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FROM BOOKS III, IV, AND V
EDITED, WITH INTRODUCTION AND NOTES
MARY E. LITCHFIELD
Boston, U.S.A., AND LONDON
EXCEPT to the special student of literature, Britomart, the most charming of Spenser's heroines, is almost unknown. Indeed, she has for long years been wandering in the mazes of the poet's fairy-land, well-nigh lost to view. And yet no story in the Faery Queene is so romantic and none has such a strong human interest as that which tells of the " lady knight.” As we read of her adventures we are reminded of Rosalind in the forest of Arden. In this little book the scattered portions of Spenser's interesting narrative have been taken out and re-united. It has been necessary to omit stanzas and occasionally lines from the parts selected, but the language of the poet has in no instance been tampered with. In the case of writers like Dante and Milton, the attempt to take out and re-unite scattered portions would be an evident impertinence. With Spenser, however, a genius whose constructive ability did not enable him to make of a long poem an artistic whole, the proceeding seems justifiable. The text is that of the best editions, but the spelling has been modernized except where the modern spelling would
change the sound of the word. In the elucidation of difficult passages the highest authorities have been consulted. The notes, however, contain only such information as is necessary to the intelligent study of the poem. In order that this study may prove a delight rather than a task, the notes have been placed at the bottom of the page, and have been so arranged that any portion of the narrative may be read by itself. Except for a few suggestions, there has been no attempt at tracing the allegory.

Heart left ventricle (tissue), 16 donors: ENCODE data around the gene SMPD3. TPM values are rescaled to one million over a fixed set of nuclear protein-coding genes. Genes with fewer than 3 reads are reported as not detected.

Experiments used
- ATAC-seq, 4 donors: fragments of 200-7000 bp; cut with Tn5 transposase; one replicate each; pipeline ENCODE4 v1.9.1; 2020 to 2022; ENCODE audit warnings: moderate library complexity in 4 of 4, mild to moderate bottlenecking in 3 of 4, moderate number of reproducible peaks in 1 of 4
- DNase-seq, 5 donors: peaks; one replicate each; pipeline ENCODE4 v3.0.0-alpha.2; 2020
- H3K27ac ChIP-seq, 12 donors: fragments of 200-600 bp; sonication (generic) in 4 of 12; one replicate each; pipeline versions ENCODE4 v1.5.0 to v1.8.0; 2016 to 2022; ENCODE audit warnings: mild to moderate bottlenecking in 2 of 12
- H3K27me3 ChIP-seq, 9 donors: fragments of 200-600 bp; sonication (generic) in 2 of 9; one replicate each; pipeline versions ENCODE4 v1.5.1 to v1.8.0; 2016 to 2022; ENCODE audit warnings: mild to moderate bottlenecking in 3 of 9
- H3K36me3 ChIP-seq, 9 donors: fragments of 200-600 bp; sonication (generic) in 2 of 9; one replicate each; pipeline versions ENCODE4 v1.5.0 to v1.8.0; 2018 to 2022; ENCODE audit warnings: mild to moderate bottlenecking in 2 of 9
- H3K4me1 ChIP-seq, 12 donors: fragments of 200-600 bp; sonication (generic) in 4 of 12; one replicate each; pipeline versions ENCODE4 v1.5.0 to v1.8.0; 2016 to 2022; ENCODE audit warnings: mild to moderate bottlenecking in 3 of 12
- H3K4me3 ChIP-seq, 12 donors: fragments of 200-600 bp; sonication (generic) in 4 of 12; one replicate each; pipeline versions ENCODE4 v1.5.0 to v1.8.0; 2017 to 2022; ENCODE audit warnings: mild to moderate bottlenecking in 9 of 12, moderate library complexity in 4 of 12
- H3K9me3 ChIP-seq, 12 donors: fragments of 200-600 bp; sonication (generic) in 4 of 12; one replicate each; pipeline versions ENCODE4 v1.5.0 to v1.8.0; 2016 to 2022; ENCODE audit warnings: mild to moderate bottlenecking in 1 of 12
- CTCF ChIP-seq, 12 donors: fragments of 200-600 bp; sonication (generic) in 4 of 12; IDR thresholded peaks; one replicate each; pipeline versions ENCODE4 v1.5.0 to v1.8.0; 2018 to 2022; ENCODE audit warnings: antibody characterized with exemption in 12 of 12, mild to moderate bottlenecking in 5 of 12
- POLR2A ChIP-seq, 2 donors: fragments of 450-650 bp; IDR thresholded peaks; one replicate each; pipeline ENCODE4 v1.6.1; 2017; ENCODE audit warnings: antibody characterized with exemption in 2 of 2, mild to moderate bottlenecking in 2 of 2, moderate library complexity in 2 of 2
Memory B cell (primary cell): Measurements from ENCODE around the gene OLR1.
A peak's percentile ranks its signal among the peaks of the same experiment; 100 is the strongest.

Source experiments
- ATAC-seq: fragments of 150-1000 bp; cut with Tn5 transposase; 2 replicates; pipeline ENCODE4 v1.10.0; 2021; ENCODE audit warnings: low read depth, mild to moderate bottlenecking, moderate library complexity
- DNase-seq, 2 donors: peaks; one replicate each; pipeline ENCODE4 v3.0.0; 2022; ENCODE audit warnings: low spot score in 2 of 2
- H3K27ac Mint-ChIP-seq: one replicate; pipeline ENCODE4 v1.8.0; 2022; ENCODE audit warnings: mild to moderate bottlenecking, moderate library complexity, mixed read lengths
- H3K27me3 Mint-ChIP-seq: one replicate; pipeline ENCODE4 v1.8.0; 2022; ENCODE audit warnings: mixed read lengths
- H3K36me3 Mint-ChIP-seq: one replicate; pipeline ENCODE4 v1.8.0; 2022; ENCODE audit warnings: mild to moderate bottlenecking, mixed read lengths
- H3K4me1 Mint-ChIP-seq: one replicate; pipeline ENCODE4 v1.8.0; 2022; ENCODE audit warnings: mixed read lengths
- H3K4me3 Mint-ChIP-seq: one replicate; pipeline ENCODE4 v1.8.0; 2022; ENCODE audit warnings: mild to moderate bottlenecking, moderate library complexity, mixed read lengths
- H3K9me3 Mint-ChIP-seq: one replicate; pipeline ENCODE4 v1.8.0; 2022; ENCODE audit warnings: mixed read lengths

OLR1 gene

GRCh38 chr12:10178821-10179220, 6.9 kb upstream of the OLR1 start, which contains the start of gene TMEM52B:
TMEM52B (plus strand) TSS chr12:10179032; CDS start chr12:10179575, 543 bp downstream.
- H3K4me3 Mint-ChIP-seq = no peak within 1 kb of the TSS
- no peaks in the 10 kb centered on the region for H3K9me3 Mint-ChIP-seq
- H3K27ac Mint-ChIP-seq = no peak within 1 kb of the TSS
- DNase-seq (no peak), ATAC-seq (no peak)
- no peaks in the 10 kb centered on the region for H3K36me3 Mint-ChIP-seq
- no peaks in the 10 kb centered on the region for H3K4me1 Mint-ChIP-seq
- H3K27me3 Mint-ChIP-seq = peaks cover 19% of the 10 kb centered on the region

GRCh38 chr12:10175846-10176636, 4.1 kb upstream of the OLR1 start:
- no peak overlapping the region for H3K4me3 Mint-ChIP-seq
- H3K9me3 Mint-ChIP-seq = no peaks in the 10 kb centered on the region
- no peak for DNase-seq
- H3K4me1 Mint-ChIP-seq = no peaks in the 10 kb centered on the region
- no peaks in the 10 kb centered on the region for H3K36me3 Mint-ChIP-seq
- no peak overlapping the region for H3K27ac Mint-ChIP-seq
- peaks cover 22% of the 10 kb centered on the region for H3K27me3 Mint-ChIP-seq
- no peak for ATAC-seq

SINCE every piece of literature is in a way the product of the age in which it is written, we must, if we would rightly estimate the poetry of Spenser, consider the circumstances amid which the poet lived and the events and movements that left their impress upon his character. And since Spenser's poetry has an important — though not the most important — place in the literature of the 16th century in England, it is well, before studying his works, to seek to know the causes that led to the unparalleled literary activity of the Elizabethan Age.
During the century that preceded the birth of Spenser, great events followed one another in quick succession : in 1453 Constantinople was taken by the Turks, and through the Greek scholars that fled to Italy the culture of Greece was carried into Western Europe ; about 1475 Caxton set up his printing-press in England ; Columbus discovered the New World in 1492; in 1517 Luther attacked the doctrine of indulgences ; in 1534 Henry VIII declared himself head of the English church. However, not until the reign of Elizabeth, with its long years of internal peace, did the conditions resulting from these events find adequate expression in English literature. Caxton fortunately set up his